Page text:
Coffee chain Starbucks has agreed to pay more UK corporation tax, after a public outcry over how little it pays.
Kris Engskov, managing director of Starbucks UK, announced that the company would pay "a significant amount of tax during 2013 and 2014, regardless of whether the company is profitable".
One tax expert described the move as "unprecedented".
HM Revenue and Customs reacted by saying that corporation tax "is not a voluntary tax".
"The public expects businesses to pay their fair share," the tax authorities added, "and HMRC will challenge, through the courts if necessary, any structures or tax payments that do not comply with the UK tax law."
But Amazon and Google, also under fire for paying little UK tax, held firm.
The extra tax could amount to £20m over the next two years, Mr Engskov said.
Bill Dodwell, head of tax policy at the accountants Deloitte, told the BBC that he suspected the figure was a "sensible number taking account of the scale of the business and their history of past losses".
"This is an unprecedented move for a company to announce this sort of change," he said.
Starbucks' announcement comes after much public anger over the revelation of how little corporation tax it pays in the UK, with some people saying they would boycott its outlets.
The company has paid just £8.6m in corporation tax in its 14 years of trading in the UK, and nothing in the last three years, despite UK sales of nearly £400m in 2011.
Starbucks has reported a taxable profit only once in its 15 years of operating in the UK, often reporting losses.
"It is extraordinary," Stephen Williams, Treasury spokesman for the Liberal Democrats, told the BBC. "People have been joking that some of these multinationals seem to think that paying tax is voluntary. Well Starbucks have just confirmed the joke really.
"Tax is something that is a legal obligation that you should pay according to the tax rules of a particular country. It's not a charitable donation in order to gain sort of brand value. But that seems to be what Starbucks are doing."
Conservative MP Richard Bacon, who is a member of the Public Accounts Committee, expressed surprise at the move.
"They have recognised the public outrage at the fact that a company as large as Starbucks would... not be paying any corporation tax.
"They have realised that it is a PR problem and it is a PR response. It is nice for the exchequer to have a bit more money, but it is not a long-term solution to the problem that we face."
Starbucks admitted that the degree of hostility and emotion surrounding the tax issue had "taken us a bit by surprise" and that the move was an attempt to rebuild trust with its customers.
"Since we started doing business here, we have always organised our tax affairs according to the letter of the law," said Mr Engskov.
"[But] with the backdrop of these difficult times, in the area of tax, our customers clearly expect us to do more," he said.
Mr Engskov added that the company had found it difficult to make profits in the UK, which has "the most competitive espresso market in the world", despite "two million customers visiting us each week in hundreds of stores across the UK".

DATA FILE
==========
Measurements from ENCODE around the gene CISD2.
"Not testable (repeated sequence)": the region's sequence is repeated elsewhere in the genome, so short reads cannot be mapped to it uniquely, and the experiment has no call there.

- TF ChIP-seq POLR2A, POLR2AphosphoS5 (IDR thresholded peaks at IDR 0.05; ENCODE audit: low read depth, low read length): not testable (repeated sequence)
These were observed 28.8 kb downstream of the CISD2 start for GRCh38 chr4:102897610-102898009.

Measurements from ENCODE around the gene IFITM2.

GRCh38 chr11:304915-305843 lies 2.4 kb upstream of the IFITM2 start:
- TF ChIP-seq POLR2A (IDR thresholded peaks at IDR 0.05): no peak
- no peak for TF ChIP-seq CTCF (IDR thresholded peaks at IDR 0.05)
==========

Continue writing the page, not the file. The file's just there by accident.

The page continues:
The extra tax payments will be funded by not claiming "tax deductions for royalties or payments related to our intercompany charges", Mr Engskov said.
Mr Dodwell said he thought the coffee chain would not claim some of the deductions they may otherwise have been allowed to claim.
"We don't know the details - that will be between the company and HM Revenue and Customs," he said.
UK Uncut, a group that protests against corporate tax avoidance in the UK, said that Starbucks' announcement was not enough and that 40 "actions" would take place in Starbucks stores up and down the country.
"There's no money yet, and hollow promises on press releases don't fund women's refuges or child benefits," the group said. "Offering to pay some tax if and when it suits you doesn't stop you being a tax dodger. Today's announcement is just a desperate attempt to deflect public pressure.
"The £10m that Starbucks has estimated it may end up paying is £5m less than that paid by their nearest competitor Costa coffee."
Starbucks has 760 outlets across the UK and says it contributes "£300m to the UK economy" each year. Rival Costa has 1,479 coffee shops.
In a statement, Amazon said: "Amazon pays all applicable taxes in every jurisdiction that it operates within."
And Google said: "We comply with all the tax rules in the UK. We make a substantial contribution to the UK economy through local, payroll and corporate taxes."
Mr Bacon said that Starbucks' move will likely have an effect on its fellow US giants.
"I suspect what companies do is when they see their name in the public lights and they don't like it and then they take action," the MP said. "I don't think there will be many people who stop using Google... and probably for their Christmas shopping lots of people will still use Amazon.
"But the problem for Starbucks is there is a coffee shop on every High Street."
Companies pay corporation tax on any profit they make in the UK, not their revenue or takings. Hence, allegations that multinationals move money to other countries to reduce how much tax they pay in the UK.
John Whiting, director at the Chartered Institute of Taxation, told the BBC that Starbucks was trying to protect its image.
"I think what it demonstrates is that companies big or small do care about their reputation," he said.
"I mean, you can say Starbucks depends on its coffee....but a real key thing they depend on, is what people think about them, the trust. Do they like the image they portray?"